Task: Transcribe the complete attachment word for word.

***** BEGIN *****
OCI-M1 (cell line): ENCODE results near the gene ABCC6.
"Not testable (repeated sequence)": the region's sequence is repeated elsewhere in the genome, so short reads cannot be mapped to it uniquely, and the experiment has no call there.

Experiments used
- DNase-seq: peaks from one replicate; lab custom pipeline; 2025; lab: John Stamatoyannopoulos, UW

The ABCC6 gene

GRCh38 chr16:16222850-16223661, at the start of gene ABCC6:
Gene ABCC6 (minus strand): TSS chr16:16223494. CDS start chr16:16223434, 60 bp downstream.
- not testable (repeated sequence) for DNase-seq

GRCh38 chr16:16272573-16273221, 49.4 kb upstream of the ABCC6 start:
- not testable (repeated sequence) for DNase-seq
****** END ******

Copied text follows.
OCI-M1 (cell line): ENCODE results near the gene ABCC6.
"Not testable (repeated sequence)": the region's sequence is repeated elsewhere in the genome, so short reads cannot be mapped to it uniquely, and the experiment has no call there.

Experiments used
- DNase-seq: peaks from one replicate; lab custom pipeline; 2025; lab: John Stamatoyannopoulos, UW

The ABCC6 gene

GRCh38 chr16:16222850-16223661, at the start of gene ABCC6:
Gene ABCC6 (minus strand): TSS chr16:16223494. CDS start chr16:16223434, 60 bp downstream.
- not testable (repeated sequence) for DNase-seq

GRCh38 chr16:16272573-16273221, 49.4 kb upstream of the ABCC6 start:
- not testable (repeated sequence) for DNase-seq